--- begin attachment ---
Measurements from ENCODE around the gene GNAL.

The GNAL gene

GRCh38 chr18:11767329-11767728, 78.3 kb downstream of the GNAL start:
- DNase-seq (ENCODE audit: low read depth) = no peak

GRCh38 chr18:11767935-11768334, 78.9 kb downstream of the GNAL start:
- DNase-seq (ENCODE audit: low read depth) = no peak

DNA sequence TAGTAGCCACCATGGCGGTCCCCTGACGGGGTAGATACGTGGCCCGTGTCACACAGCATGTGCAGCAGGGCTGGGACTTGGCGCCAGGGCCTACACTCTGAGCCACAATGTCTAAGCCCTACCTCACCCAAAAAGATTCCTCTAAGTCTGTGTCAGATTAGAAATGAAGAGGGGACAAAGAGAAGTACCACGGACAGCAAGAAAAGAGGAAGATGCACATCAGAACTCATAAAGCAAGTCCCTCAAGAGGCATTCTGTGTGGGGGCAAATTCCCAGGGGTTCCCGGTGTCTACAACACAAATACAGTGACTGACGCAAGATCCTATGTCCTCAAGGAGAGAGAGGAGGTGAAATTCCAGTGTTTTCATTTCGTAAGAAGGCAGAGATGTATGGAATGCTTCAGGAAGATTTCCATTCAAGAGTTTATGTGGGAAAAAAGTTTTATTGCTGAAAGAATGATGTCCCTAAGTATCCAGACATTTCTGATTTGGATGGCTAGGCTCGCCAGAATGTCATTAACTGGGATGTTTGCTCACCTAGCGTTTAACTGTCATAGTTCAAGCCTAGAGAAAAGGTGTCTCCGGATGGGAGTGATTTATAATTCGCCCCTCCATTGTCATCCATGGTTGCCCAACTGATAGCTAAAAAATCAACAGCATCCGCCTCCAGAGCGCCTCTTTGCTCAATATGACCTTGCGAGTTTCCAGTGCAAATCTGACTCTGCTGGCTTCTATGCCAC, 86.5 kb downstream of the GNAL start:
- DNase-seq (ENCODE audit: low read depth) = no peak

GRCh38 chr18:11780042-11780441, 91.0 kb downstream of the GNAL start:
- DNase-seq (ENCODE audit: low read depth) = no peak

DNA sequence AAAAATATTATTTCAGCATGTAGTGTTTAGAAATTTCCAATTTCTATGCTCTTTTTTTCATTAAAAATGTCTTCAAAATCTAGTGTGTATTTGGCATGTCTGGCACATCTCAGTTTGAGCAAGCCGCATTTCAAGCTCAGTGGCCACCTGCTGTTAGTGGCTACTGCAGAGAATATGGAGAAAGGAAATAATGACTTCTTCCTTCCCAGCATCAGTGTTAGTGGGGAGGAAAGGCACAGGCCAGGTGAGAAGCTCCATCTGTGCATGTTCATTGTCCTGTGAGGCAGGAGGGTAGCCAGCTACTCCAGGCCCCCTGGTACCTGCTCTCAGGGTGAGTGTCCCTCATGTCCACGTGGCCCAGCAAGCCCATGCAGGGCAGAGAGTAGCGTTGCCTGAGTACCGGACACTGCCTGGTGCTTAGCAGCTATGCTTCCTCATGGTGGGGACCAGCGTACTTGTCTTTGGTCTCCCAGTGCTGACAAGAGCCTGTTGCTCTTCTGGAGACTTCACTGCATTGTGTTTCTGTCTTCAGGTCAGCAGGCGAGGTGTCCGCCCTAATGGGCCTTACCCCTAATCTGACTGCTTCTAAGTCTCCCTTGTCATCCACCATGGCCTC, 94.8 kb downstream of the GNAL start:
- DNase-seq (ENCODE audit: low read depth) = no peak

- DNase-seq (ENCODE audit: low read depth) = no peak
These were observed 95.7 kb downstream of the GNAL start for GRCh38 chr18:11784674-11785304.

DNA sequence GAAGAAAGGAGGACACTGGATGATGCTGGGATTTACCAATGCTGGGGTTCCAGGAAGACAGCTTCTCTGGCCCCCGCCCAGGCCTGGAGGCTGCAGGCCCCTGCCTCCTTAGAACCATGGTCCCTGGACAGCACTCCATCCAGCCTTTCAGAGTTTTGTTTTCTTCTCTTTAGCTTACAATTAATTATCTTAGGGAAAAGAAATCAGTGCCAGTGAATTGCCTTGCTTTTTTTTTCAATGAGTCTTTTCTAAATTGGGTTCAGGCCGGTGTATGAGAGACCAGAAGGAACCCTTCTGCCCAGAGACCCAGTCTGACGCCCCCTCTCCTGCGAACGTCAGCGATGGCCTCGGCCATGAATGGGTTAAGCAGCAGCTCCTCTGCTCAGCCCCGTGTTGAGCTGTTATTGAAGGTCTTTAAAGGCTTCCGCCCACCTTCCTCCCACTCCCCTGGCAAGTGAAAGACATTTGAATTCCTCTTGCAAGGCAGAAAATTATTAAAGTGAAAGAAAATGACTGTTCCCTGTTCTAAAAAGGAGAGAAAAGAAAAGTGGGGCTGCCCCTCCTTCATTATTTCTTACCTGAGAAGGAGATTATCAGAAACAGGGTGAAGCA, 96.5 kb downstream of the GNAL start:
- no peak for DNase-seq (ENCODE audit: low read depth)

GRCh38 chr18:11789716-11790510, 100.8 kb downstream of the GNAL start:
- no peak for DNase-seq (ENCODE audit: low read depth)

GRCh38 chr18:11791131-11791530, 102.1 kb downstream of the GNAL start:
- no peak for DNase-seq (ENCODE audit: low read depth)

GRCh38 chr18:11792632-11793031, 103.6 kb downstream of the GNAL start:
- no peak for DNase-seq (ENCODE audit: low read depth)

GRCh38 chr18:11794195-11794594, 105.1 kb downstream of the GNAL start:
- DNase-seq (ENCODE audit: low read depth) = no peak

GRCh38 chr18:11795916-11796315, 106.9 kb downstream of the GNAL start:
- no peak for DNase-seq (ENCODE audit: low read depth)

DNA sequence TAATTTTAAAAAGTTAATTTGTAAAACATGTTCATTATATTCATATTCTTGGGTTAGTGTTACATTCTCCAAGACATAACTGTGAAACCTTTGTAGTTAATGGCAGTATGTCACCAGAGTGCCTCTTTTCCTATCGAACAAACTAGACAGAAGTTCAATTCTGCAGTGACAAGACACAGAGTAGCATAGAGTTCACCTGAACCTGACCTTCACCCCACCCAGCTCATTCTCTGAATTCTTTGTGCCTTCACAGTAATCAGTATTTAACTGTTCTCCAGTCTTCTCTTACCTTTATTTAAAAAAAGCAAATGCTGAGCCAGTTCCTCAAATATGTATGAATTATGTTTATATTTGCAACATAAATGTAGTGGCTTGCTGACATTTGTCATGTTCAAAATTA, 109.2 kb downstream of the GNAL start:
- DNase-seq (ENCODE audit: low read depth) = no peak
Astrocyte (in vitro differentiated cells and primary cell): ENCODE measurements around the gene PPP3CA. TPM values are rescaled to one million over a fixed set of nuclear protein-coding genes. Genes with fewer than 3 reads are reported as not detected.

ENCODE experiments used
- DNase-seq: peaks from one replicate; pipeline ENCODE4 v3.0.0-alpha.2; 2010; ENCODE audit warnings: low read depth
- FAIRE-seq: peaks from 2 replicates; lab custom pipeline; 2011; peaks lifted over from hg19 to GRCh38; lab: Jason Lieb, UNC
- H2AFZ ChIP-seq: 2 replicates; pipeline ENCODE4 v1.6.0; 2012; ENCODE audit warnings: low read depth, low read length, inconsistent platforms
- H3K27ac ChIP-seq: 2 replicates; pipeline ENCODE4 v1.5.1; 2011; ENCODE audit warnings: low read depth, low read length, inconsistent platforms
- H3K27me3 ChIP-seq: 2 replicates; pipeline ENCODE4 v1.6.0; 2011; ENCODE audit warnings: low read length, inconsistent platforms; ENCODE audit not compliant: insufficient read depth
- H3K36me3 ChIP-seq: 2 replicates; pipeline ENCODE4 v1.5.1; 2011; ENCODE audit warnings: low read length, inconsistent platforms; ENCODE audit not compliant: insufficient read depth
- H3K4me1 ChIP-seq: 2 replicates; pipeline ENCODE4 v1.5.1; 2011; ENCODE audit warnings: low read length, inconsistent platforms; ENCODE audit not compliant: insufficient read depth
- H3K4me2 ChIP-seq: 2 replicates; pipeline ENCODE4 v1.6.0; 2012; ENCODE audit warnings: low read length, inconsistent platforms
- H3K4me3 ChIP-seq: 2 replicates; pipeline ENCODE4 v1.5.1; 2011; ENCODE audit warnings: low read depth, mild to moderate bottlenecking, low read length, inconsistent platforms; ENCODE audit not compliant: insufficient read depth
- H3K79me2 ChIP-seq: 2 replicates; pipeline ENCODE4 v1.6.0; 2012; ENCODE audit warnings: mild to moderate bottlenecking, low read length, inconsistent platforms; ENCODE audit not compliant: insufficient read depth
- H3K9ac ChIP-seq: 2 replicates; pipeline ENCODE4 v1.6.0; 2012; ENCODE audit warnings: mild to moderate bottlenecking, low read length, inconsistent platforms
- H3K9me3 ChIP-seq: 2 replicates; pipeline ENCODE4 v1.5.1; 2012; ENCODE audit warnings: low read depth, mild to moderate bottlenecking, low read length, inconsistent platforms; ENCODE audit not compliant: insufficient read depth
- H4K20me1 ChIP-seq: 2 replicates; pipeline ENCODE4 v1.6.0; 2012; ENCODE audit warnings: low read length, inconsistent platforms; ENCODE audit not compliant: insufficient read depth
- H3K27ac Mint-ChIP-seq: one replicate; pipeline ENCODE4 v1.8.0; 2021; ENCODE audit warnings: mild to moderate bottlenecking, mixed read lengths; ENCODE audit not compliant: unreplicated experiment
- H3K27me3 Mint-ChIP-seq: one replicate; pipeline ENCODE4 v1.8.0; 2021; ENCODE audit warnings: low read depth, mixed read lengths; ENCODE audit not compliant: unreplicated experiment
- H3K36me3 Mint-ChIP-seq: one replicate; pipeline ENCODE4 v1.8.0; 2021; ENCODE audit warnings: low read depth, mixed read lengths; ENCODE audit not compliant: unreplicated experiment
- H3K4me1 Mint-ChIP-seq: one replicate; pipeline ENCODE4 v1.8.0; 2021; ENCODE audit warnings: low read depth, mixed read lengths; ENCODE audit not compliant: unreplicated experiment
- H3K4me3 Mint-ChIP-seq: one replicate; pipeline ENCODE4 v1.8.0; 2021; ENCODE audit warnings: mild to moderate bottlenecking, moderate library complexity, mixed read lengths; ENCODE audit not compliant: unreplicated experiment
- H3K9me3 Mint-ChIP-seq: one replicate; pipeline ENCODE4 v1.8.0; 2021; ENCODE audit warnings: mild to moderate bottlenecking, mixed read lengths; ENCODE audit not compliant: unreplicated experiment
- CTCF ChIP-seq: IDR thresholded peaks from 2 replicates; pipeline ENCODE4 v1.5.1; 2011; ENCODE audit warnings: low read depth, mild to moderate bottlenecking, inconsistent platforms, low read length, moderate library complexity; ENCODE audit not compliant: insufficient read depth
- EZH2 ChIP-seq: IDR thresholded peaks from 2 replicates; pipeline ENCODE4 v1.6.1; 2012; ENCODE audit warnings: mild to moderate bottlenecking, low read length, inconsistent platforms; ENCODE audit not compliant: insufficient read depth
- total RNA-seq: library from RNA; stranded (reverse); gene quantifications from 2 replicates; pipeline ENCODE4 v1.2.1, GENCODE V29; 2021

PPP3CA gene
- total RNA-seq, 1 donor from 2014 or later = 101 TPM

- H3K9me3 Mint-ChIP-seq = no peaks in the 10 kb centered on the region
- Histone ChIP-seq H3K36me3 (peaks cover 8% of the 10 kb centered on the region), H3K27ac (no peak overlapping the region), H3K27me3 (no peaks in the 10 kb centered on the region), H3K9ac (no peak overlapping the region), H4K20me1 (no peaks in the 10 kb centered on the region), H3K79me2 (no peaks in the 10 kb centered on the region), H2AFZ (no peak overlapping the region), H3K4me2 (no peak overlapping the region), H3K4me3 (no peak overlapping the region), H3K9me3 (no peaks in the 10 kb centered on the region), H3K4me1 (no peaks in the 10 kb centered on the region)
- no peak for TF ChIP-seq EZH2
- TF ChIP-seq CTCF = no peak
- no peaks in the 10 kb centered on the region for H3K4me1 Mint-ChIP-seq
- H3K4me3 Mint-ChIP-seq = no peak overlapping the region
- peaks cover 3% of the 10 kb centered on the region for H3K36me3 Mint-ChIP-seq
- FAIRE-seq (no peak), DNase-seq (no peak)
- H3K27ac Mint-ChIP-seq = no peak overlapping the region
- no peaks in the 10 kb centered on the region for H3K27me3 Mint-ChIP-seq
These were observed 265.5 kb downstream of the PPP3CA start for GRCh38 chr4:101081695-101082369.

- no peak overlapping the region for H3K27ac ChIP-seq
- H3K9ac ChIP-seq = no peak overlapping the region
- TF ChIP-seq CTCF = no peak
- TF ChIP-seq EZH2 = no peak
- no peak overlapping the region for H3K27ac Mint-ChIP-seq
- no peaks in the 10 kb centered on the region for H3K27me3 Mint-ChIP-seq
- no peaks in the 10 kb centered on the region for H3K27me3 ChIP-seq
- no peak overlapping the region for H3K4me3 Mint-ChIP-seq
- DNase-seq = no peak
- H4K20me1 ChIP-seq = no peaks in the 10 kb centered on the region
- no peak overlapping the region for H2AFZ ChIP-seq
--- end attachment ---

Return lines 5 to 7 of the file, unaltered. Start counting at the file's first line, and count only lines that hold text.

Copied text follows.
GRCh38 chr18:11767935-11768334, 78.9 kb downstream of the GNAL start:
- DNase-seq (ENCODE audit: low read depth) = no peak

DNA sequence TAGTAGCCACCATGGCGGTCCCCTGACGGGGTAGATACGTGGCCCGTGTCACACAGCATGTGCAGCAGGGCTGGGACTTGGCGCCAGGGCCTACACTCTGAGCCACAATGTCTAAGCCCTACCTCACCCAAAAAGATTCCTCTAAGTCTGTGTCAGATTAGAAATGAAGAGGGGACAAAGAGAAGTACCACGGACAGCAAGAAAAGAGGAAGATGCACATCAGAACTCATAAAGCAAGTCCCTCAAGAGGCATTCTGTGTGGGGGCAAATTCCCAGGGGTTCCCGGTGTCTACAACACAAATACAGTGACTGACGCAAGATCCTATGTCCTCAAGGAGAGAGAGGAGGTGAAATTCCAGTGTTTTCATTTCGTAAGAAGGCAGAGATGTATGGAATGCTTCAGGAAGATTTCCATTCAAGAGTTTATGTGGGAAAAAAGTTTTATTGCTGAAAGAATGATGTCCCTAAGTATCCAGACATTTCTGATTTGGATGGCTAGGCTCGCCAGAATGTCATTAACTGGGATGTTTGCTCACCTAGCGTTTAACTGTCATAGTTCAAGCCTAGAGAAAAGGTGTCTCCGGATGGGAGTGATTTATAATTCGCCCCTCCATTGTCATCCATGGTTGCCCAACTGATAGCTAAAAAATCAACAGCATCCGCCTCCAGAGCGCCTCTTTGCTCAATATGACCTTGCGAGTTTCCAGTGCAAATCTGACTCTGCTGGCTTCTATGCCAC, 86.5 kb downstream of the GNAL start: